The jewelry industry was hit with two noteworthy retail bankruptcies as 2009 began.
First, in January, was Shane Co., a Midwest retailer that operates 23 stores in 14 states, which filed for Chapter 11 in the middle of the month. The company, formerly known as Western Stone and Metal, was famed for its radio ads featuring family member Tom Shane, who calls himself “your friend in the diamond business.”
While many companies that filed Chapter 11 recently have liquidated, Shane says it’s acquired interim use of cash collateral and planned to refinance and continue operating. In an audio press release, Shane vowed the chain would remain open.
That doesn’t seem a likely fate for storied 20-store Northeast retailer Fortunoff, whose February Chapter 11 filing came almost exactly a year after its filing in 2008.
The first filing came right before the company was purchased by investment group NRDC for $110 million. But in January reports surfaced that it was up for sale. A spokeswoman said the company is talking to buyers, but according to Women’s Wear Daily there are no takers, save for the Hilco Corporation, which invests in retailers but also handles liquidations.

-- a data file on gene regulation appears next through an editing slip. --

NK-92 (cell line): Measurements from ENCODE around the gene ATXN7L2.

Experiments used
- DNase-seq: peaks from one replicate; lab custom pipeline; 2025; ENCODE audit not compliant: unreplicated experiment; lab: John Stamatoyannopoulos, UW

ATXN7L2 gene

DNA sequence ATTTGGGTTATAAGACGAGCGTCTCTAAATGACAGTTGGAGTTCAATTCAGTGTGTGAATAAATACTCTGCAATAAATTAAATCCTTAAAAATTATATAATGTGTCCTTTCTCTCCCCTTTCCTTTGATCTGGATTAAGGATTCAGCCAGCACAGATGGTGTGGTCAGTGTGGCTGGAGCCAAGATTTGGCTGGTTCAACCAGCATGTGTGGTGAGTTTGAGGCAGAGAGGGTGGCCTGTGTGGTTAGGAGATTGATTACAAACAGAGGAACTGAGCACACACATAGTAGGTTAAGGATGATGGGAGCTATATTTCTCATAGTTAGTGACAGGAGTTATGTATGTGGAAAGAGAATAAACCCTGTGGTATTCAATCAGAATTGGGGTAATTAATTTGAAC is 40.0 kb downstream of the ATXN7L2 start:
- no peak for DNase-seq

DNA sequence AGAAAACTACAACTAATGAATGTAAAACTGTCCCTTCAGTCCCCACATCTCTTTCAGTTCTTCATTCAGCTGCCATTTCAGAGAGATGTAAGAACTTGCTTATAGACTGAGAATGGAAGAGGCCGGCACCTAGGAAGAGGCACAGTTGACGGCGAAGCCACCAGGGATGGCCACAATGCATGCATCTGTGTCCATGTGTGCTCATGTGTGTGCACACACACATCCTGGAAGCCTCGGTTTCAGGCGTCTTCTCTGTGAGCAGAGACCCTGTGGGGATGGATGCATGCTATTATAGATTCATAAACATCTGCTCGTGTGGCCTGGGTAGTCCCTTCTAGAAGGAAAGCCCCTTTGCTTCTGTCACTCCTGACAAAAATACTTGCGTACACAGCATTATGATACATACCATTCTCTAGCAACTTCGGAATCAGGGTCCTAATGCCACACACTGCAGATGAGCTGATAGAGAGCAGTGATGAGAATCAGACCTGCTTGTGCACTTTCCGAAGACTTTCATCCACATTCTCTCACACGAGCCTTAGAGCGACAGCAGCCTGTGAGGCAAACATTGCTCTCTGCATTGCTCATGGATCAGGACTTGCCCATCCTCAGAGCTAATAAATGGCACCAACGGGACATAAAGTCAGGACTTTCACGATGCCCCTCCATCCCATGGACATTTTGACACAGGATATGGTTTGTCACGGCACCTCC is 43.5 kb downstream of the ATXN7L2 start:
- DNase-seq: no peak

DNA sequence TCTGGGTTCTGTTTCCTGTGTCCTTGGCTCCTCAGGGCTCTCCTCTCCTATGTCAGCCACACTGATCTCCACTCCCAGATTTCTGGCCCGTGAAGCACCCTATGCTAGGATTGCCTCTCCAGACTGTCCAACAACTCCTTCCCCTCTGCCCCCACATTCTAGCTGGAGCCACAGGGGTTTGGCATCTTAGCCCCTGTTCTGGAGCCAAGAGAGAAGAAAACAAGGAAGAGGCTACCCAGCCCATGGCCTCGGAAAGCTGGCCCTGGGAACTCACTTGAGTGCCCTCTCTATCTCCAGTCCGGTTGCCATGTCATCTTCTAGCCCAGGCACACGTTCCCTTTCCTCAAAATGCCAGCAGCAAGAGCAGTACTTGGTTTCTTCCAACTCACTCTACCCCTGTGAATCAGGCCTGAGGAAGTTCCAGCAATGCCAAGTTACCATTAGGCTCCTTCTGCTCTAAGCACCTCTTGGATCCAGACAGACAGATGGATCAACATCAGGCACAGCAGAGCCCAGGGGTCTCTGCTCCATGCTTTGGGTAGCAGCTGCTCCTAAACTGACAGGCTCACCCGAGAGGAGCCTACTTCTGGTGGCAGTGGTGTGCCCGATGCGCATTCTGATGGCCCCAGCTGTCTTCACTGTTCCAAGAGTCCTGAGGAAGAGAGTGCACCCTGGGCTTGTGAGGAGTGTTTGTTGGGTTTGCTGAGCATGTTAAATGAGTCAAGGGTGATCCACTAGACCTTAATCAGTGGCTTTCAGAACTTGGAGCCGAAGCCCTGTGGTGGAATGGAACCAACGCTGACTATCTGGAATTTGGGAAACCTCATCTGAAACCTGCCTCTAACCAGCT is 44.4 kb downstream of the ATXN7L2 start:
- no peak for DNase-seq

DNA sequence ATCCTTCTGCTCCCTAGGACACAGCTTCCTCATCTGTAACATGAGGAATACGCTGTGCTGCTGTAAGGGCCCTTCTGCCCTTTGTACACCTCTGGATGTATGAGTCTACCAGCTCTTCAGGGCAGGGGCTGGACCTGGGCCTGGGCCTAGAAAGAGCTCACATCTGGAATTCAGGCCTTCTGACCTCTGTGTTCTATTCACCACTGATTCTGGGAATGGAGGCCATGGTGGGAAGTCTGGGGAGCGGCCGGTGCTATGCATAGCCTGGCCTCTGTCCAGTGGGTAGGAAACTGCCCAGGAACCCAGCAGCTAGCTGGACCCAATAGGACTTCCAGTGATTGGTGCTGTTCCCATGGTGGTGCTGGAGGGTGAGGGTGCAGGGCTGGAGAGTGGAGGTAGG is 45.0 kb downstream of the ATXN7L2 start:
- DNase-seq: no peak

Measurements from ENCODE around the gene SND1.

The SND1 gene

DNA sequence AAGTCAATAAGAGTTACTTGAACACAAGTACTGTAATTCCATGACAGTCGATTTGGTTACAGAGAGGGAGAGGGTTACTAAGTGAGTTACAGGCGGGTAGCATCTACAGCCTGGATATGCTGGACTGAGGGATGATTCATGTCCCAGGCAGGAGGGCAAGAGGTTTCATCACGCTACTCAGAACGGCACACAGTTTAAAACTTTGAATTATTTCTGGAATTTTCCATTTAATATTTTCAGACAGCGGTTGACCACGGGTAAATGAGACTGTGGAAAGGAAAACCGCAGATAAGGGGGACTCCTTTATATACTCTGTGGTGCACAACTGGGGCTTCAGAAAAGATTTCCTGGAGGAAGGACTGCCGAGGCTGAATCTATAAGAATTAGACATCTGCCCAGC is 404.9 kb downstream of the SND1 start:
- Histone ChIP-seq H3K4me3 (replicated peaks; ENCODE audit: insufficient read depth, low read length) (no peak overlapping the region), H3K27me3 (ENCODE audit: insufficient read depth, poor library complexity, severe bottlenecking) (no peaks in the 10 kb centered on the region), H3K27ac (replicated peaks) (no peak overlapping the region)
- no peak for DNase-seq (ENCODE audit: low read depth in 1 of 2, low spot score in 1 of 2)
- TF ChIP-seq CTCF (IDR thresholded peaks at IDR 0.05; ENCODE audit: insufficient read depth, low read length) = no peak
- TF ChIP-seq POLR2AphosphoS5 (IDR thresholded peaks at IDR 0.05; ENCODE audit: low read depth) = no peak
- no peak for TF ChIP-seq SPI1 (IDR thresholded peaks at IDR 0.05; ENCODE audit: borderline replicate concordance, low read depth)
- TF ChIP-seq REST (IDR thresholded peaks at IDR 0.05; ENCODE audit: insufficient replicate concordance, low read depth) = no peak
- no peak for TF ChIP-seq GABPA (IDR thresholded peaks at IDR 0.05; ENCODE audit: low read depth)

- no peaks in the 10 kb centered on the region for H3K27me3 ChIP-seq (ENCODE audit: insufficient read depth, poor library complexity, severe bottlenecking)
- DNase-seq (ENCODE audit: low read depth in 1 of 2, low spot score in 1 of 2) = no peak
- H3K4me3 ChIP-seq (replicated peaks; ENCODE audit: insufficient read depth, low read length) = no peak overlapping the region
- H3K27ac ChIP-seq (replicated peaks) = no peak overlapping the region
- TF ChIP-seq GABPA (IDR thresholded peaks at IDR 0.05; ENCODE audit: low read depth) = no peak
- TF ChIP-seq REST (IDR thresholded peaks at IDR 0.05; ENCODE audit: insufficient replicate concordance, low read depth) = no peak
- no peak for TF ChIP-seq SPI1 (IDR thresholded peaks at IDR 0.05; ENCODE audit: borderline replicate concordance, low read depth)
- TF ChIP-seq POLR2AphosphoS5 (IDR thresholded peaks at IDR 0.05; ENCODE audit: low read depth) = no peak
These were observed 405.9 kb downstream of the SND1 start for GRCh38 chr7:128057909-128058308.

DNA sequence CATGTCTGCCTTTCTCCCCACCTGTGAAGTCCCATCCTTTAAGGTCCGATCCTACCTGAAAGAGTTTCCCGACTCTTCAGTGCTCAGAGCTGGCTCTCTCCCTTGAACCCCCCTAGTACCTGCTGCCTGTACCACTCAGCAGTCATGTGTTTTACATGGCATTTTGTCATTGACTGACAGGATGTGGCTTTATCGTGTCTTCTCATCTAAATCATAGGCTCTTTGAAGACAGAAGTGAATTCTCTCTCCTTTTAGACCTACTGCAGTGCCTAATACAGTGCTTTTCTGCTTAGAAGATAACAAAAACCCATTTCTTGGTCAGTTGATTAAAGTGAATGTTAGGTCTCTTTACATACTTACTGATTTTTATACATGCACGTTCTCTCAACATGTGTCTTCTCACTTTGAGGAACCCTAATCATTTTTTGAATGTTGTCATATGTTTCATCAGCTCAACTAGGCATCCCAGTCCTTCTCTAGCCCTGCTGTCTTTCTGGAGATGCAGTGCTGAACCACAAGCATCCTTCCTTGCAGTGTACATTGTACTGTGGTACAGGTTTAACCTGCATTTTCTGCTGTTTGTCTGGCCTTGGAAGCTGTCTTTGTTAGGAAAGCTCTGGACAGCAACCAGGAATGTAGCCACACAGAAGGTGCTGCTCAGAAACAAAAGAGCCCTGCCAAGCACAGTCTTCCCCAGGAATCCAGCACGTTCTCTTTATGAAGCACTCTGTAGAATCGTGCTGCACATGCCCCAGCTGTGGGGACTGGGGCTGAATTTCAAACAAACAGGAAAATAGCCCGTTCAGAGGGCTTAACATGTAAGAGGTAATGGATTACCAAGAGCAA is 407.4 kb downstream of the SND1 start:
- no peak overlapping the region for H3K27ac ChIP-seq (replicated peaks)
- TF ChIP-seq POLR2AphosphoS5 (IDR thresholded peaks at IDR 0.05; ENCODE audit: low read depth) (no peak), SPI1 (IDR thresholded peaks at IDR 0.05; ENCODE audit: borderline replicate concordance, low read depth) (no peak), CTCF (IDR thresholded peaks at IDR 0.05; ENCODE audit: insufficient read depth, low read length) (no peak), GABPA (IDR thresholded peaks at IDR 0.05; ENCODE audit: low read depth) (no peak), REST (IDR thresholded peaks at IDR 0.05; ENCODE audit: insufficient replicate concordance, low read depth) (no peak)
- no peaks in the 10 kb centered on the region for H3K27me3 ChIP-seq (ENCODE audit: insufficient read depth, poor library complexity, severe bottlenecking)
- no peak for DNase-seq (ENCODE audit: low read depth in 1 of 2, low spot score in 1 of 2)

In its filing, chief financial officer Christopher Sim said that, for the first nine months of 2008, the company incurred losses of $42 million on revenues of $260 million. He cited a “dismal” 2008 holiday season, tightened credit from vendors and banks, as well as the cost associated with the now-aborted plan to station Fortunoff boutiques in Lord & Taylor stores.
Dione Kenyon, president of Jewelers Board of Trade, noted that inquiries about retailers were up. “We are definitely seeing a redrawing of the landscape,” she said. “But a lot of people are going to get through this. There will certainly be fewer retailers, but we are hoping those that survive will be stronger.”